One of the most creative and engaging plays I have had the good fortune to see, the moment it finished I wanted to see it again. What better recommendation is there? Put succinctly, North by Northwest is a beauty. So was the Alfred Hitchcock-directed movie, mind you, so the issue became how best to translate it to the stage.
It was originally a collaborative effort between MTC, Kay + McLean Productions and Warner Bros. Theatre Ventures. The Queensland Performing Arts Centre also provided some early technical nous. Following a sold out season last year, Arts Centre Melbourne and Kay + McLean Productions have brought it back for a strictly limited two-week run and thank goodness for that. Every twist and thrill and narrow escape has been re-engineered in this suspense comedy set during the Cold War … and it’s heaps of fun.
The adaptation has been orchestrated so adeptly by director Simon Phillips and writer Carolyn Burns.
Taking the pivotal role of a man caught unaware that fights back is Matt Day (Muriel’s Wedding, Spooks, Rake). For all intents and purposes, he is your modern day Cary Grant. He plays the character Roger O. Thornhill, a suave and successful advertising executive, abducted by thugs who insist he is a man called George Kaplan. There’s obviously been a mix up. When they don’t believe him, that’s infuriating. When they try to kill him, that’s frightening. And when they pin a murder on him, that becomes the time to run! From New York to North Dakota, Thornhill is chased by spies, Feds, crop-dusting planes and the inevitable cool blonde. Only in this case, the blonde is Amber McMahon (MTC’s The Season at Sarsaparilla, TV’s The Chaser and The Hamster Wheel), not Eva Marie Saint.
Before James Bond movies became, arguably, the most successful franchise ever, Ernest Lehman wrote the highly successful screenplay for North by Northwest, a lightning paced thriller that mixed glamour with espionage.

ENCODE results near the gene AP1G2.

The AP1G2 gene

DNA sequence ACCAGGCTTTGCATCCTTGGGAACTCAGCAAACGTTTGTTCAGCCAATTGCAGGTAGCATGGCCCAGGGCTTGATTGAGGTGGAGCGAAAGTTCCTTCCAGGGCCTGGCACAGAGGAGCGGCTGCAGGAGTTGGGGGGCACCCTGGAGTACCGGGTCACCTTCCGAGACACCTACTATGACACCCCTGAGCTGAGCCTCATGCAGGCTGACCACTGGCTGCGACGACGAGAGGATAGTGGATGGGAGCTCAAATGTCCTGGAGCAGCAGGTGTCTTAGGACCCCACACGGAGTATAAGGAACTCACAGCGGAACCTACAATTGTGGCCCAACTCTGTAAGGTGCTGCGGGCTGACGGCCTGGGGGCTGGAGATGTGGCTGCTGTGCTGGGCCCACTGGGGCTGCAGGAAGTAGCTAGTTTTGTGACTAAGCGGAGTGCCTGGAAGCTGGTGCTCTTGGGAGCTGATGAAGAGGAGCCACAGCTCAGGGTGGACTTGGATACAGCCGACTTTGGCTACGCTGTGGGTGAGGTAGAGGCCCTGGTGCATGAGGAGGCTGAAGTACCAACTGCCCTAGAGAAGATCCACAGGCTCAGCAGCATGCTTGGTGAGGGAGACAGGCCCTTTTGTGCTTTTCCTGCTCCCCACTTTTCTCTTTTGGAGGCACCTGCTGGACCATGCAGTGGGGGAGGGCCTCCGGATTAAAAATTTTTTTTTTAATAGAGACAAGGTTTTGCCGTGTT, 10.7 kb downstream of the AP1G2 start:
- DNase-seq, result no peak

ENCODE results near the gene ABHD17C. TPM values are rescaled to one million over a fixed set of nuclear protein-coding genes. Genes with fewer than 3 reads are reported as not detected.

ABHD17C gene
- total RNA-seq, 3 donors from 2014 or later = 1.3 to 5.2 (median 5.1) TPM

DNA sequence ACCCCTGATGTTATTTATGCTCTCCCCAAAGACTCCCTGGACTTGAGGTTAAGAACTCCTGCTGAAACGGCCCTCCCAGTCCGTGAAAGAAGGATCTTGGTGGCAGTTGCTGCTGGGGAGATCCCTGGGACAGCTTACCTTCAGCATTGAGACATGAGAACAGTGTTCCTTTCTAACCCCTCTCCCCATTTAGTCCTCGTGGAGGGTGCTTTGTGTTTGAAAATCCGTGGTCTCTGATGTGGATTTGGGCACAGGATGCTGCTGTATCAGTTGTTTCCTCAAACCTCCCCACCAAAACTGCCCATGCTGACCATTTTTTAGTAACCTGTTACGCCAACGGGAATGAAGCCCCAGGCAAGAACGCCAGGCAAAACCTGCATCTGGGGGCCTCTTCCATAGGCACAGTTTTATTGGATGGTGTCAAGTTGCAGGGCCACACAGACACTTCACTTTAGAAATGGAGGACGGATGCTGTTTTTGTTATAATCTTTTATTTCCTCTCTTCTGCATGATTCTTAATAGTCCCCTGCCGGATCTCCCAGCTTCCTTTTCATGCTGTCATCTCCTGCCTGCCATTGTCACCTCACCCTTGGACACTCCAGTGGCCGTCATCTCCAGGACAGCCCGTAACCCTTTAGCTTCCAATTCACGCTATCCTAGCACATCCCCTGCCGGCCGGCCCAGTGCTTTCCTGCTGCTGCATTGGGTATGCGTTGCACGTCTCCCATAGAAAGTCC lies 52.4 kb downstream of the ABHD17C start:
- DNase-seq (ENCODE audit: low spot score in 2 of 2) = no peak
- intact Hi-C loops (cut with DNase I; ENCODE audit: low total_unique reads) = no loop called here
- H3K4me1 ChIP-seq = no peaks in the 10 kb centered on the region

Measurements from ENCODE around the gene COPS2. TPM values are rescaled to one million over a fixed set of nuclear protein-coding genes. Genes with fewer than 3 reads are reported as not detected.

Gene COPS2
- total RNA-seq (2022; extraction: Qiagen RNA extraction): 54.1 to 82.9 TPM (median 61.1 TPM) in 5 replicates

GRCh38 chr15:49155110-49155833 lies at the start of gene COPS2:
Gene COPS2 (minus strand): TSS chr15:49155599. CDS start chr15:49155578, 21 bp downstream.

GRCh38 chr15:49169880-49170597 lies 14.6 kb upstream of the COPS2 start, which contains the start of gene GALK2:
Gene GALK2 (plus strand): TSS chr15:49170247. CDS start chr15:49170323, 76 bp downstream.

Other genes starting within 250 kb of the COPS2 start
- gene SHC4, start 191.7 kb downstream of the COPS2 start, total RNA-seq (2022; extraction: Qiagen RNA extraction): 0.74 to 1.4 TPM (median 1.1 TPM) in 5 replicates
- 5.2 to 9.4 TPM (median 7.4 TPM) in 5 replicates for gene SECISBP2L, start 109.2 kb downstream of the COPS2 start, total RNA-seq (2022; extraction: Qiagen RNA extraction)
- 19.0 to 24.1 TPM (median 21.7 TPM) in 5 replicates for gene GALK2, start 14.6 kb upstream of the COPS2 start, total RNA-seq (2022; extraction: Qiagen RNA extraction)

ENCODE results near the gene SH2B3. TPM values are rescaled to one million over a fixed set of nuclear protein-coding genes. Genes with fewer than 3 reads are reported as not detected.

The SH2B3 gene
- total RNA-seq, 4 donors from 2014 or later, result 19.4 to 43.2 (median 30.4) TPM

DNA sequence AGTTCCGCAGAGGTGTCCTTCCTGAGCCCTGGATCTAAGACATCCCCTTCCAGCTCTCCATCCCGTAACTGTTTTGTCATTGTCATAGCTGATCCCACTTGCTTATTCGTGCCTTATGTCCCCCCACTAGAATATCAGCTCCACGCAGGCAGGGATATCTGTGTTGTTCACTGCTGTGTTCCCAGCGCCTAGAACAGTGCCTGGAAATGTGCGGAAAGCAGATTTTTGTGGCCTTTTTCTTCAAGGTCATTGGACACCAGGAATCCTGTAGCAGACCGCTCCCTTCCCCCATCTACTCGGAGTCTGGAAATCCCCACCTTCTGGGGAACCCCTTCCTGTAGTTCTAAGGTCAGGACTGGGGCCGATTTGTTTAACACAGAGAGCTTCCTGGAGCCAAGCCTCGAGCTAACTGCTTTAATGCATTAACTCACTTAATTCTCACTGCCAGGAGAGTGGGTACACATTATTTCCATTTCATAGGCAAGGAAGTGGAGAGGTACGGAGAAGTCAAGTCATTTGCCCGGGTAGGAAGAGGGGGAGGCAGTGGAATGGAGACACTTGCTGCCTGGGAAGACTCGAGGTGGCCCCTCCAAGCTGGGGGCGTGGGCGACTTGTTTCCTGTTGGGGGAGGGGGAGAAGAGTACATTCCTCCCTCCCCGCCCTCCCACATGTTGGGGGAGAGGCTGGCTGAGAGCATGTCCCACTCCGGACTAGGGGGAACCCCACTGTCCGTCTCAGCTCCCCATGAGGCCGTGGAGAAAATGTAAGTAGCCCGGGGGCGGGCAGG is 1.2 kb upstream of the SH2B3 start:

The best thing about the play is its staging. Technically it is brilliant. The central stage area is bare, prison-like, save for the regular intervention of props. To each side performers use hand-held objects such as painted boards, a plane, doll’s house toys and even their own heads (I kid you not) to illuminate backdrops to the action that takes place through old-fashioned projection. This brings the script to life in a unique and often richly funny manner. Peels of laughter can regularly be heard among an appreciative audience.
Those who have seen the film will, no doubt, recall the action atop Mount Rushmore. What Phillips has done with that in two scenes alone is worth the price of admission. Just marvellous.
The 12-strong cast that includes Nicholas Bell, Matt Hetherington, Tony Llewellyn-Jones and Gina Riley fill multiple roles. The action is fast and furious and the result is an enormous crowd-pleasing triumph for all concerned. That includes those behind the scenes who are often overlooked, such as the lighting, audiovisual and sound designers, not to forget the model makers.
As I said at the outset, North by Northwest is up there with the most enjoyable plays I have seen in more than 30 years of attending productions and reviewing them. Enough said. Now go and buy your tickets, before you miss out. North by Northwest is on at the State Theatre at the Victorian Arts Centre until 13th February.
David Edwards is the editor of The Blurb and a contributor on film and television